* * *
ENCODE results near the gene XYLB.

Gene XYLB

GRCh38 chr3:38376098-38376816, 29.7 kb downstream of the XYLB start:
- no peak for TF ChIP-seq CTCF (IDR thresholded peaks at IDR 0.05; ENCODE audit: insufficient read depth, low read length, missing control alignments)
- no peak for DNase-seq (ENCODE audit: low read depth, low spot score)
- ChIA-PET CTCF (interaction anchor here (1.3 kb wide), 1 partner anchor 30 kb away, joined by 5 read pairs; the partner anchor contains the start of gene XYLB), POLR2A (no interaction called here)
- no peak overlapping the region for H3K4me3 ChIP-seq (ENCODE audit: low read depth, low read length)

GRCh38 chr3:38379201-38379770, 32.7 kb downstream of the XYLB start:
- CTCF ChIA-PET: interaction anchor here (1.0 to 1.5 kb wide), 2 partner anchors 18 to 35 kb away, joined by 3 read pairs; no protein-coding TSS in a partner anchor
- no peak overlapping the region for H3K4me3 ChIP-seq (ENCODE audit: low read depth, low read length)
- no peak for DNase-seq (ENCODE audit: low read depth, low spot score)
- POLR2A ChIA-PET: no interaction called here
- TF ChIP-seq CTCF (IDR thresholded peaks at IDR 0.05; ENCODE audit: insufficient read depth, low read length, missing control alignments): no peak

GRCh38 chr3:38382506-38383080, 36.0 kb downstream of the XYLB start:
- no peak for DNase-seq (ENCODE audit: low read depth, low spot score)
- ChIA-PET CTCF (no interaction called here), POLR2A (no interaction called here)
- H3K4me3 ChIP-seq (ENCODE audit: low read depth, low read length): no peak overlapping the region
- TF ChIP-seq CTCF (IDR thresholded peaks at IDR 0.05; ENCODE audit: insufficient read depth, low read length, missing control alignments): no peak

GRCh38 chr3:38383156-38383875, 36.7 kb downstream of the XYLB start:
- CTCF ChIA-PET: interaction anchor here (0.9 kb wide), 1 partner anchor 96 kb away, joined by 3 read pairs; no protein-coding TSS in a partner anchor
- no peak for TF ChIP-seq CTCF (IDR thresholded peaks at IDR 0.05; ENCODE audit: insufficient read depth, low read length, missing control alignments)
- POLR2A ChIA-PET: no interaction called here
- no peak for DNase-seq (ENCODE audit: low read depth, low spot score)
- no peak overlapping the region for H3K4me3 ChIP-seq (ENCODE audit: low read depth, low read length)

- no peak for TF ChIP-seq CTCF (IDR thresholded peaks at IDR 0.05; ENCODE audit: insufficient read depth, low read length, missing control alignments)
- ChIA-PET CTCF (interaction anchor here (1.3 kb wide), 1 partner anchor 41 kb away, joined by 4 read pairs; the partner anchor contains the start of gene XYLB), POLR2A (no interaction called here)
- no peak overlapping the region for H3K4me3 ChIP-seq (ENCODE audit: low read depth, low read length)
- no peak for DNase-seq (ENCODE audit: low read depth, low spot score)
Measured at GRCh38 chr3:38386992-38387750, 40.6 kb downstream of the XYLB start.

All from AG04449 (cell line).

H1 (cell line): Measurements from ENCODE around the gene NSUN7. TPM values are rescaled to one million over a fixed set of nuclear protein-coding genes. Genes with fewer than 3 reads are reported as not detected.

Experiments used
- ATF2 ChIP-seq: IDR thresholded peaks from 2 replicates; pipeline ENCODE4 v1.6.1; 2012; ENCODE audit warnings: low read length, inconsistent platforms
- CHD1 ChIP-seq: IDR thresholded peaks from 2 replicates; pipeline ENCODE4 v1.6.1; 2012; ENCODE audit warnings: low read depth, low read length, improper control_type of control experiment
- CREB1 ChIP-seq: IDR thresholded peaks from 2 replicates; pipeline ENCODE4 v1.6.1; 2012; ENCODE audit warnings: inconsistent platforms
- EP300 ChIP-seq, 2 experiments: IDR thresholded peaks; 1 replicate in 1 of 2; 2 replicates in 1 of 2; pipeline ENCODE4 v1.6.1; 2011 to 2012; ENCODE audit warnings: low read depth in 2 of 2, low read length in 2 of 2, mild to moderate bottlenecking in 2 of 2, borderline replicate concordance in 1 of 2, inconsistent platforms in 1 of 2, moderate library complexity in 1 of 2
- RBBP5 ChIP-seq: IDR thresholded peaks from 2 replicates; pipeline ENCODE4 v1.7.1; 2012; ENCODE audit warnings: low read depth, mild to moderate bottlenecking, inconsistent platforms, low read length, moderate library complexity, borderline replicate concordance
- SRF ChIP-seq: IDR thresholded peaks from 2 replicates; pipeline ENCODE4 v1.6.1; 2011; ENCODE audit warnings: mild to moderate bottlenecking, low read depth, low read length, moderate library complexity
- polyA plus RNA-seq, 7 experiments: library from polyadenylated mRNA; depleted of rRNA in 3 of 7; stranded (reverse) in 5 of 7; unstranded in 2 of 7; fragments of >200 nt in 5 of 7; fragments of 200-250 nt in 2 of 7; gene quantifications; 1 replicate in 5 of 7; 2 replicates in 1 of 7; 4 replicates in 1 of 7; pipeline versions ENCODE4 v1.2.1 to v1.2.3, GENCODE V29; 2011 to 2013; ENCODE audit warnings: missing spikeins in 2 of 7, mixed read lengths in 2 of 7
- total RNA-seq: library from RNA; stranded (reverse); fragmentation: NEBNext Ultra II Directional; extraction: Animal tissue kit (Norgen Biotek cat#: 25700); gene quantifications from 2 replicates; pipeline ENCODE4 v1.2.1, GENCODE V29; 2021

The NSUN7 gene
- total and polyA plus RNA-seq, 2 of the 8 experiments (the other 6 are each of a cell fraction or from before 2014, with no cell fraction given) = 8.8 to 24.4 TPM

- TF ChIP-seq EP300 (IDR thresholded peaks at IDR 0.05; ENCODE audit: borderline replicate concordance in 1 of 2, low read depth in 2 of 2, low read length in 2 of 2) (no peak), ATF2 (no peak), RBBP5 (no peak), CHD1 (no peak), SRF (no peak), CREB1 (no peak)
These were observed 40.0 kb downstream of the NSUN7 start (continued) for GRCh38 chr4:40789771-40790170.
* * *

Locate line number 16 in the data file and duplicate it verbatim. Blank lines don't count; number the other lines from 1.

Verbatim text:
- ChIA-PET CTCF (no interaction called here), POLR2A (no interaction called here)